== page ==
。， It is now easy to understand the full meaning of the term, "the houseof Monsieur Grandet,"--that cold, silent, pallid dwelling, standingabove the town and sheltered by the ruins of the ramparts. The twopillars and the arch, which made the porte-cochere on which the dooropened, were built, like the house itself, of tufa,--a white stonepeculiar to the shores of the Loire, and so soft that it lasts hardlymore than two centuries. Numberless irregular holes, capriciouslybored or eaten out by the inclemency of the weather, gave anappearance of the vermiculated stonework of French architecture to thearch and the side walls of this entrance, which bore some resemblanceto the gateway of a jail. Above the arch was a long bas-relief, inhard stone, representing the four seasons, the faces already crumblingaway and blackened. This bas-relief was surmounted by a projectingplinth, upon which a variety of chance growths had sprung up,--yellowpellitory, bindweed, convolvuli, nettles, plantain, and even a littlecherry-tree, already grown to some height.
"Thank you, my cousin, but I dined at Tours. And," he added, lookingat Grandet, "I need nothing; I am not even tired."。， The notary, sitting in his corner, looked calmly at the abbe, sayingto himself: "The des Grassins may do what they like; my property andmy brother's and that of my nephew amount in all to eleven hundredthousand francs. The des Grassins, at the most, have not half that;besides, they have a daughter. They may give what presents they like;heiress and presents too will be ours one of these days."At half-past eight in the evening the two card-tables were set out.Madame des Grassins succeeded in putting her son beside Eugenie. Theactors in this scene, so full of interest, commonplace as it seems,were provided with bits of pasteboard striped in many colors andnumbered, and with counters of blue glass, and they appeared to belistening to the jokes of the notary, who never drew a number withoutmaking a remark, while in fact they were all thinking of MonsieurGrandet's millions. The old cooper, with inward self-conceit, wascontemplating the pink feathers and the fresh toilet of Madame desGrassins, the martial head of the banker, the faces of Adolphe, thepresident, the abbe, and the notary, saying to himself:--"They are all after my money. Hey! neither the one nor the other shallhave my daughter; but they are useful--useful as harpoons to fishwith."
"What a crazy idea of my brother to bequeath his son to me! A finelegacy! I have not fifty francs to give him. What are fifty francs toa dandy who looked at my barometer as if he meant to make firewood ofit!"。， shall be lying in my winding-sheet of infamy. I deprive my son of
that world where we must all go, and where I am now as you read。， In order that he might make a becoming first appearance before hisuncle either at Saumur or at Froidfond, he had put on his most eleganttravelling attire, simple yet exquisite,--"adorable," to use the wordwhich in those days summed up the special perfections of a man or athing. At Tours a hairdresser had re-curled his beautiful chestnutlocks; there he changed his linen and put on a black satin cravat,which, combined with a round shirt-collar, framed his fair and smilingcountenance agreeably. A travelling great-coat, only half buttoned up,nipped in his waist and disclosed a cashmere waistcoat crossed infront, beneath which was another waistcoat of white material. Hiswatch, negligently slipped into a pocket, was fastened by a short goldchain to a buttonhole. His gray trousers, buttoned up at the sides,were set off at the seams with patterns of black silk embroidery. Hegracefully twirled a cane, whose chased gold knob did not mar thefreshness of his gray gloves. And to complete all, his cap was inexcellent taste. None but a Parisian, and a Parisian of the upperspheres, could thus array himself without appearing ridiculous; noneother could give the harmony of self-conceit to all these fopperies,which were carried off, however, with a dashing air,--the air of ayoung man who has fine pistols, a sure aim, and Annette.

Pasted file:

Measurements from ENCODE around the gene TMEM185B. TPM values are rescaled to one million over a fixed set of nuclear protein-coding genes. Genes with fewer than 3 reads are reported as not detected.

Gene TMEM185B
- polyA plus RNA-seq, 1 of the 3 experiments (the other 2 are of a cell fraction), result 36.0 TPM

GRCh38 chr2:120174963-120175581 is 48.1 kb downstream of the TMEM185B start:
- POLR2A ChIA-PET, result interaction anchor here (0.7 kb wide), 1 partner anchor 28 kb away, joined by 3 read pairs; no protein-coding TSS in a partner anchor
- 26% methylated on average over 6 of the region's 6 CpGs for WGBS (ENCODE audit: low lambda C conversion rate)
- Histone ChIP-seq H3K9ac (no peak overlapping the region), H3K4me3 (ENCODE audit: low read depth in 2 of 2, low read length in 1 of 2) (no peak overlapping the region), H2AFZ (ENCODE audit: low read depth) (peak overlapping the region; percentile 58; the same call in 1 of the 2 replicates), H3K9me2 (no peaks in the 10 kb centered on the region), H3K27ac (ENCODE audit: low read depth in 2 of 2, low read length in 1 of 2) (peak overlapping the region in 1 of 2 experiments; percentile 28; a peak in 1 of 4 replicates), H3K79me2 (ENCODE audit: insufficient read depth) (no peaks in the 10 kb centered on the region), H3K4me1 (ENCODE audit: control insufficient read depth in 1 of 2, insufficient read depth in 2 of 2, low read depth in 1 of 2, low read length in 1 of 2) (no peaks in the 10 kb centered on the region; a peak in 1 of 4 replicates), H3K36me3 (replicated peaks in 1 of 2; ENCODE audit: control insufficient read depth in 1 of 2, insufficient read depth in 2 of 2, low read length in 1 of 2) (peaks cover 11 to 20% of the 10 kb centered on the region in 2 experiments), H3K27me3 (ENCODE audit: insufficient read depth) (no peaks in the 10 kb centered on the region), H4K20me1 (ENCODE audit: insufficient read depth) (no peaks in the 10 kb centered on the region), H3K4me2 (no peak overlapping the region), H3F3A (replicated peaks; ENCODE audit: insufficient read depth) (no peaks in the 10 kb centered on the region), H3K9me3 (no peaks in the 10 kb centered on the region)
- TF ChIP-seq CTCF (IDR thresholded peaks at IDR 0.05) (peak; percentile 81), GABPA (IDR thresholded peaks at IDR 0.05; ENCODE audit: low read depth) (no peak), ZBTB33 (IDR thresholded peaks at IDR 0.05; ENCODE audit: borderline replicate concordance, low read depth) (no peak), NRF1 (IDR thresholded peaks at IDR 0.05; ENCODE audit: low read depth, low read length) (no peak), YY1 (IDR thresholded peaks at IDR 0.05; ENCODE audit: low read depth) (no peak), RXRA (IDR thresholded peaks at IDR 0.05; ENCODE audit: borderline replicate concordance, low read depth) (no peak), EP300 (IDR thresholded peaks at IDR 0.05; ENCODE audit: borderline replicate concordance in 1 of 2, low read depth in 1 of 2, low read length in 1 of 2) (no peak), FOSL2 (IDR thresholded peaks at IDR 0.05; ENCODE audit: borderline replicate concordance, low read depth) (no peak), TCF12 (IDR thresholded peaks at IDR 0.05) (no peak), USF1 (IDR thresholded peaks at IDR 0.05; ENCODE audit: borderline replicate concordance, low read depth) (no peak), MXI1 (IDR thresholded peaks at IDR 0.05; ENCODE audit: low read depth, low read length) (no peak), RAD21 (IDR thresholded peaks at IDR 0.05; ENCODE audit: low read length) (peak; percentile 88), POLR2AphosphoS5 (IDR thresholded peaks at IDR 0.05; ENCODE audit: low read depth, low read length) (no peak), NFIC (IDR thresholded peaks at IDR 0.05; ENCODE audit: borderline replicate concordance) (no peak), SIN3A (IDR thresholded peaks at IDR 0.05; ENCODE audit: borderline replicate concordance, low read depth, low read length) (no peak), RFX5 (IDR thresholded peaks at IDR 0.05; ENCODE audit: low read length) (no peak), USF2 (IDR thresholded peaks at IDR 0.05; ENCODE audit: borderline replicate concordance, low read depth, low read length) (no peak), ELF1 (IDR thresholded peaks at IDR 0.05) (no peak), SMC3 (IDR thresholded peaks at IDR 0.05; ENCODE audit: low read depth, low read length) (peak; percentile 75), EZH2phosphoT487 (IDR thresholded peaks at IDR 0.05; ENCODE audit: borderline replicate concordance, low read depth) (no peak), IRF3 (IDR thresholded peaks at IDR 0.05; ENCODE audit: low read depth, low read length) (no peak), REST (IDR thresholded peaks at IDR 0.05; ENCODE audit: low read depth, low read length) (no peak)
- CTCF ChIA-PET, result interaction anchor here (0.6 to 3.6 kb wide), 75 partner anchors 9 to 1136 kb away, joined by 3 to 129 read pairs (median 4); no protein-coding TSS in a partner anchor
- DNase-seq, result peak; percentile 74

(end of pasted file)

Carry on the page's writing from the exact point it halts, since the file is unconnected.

。， After the dinner at which for the first time allusion had been made toEugenie's marriage, Nanon went to fetch a bottle of black-currantratafia from Monsieur Grandet's bed-chamber, and nearly fell as shecame down the stairs.
"Ah! my dear cousin, if you were in full dress at the Opera, I assureyou my aunt's words would come true,--you would make the men committhe mortal sin of envy, and the women the sin of jealousy."The compliment went to Eugenie's heart and set it beating, though shedid not understand its meaning.。， "She is twenty-three years old to-day, the child; we must soon beginto think of it."
"Put in more milk," answered the master of the house; "your coffeewill taste sweeter."。， The mother and daughter sat down in silence, the former upon herraised seat, the latter in her little armchair, and both took up theirwork. Swelling with gratitude for the full heart-understanding hermother had given her, Eugenie kissed the dear hand, saying,--"How good you are, my kind mamma!"
， Thus, though his manners were unctuous and soft outwardly, MonsieurGrandet's nature was of iron. His dress never varied; and those whosaw him to-day saw him such as he had been since 1791. His stout shoeswere tied with leathern thongs; he wore, in all weathers, thickwoollen stockings, short breeches of coarse maroon cloth with silverbuckles, a velvet waistcoat, in alternate stripes of yellow and puce,buttoned squarely, a large maroon coat with wide flaps, a blackcravat, and a quaker's hat. His gloves, thick as those of a gendarme,lasted him twenty months; to preserve them, he always laid themmethodically on the brim of his hat in one particular spot. Saumurknew nothing further about this personage.。， "I think so," answered Madame Grandet.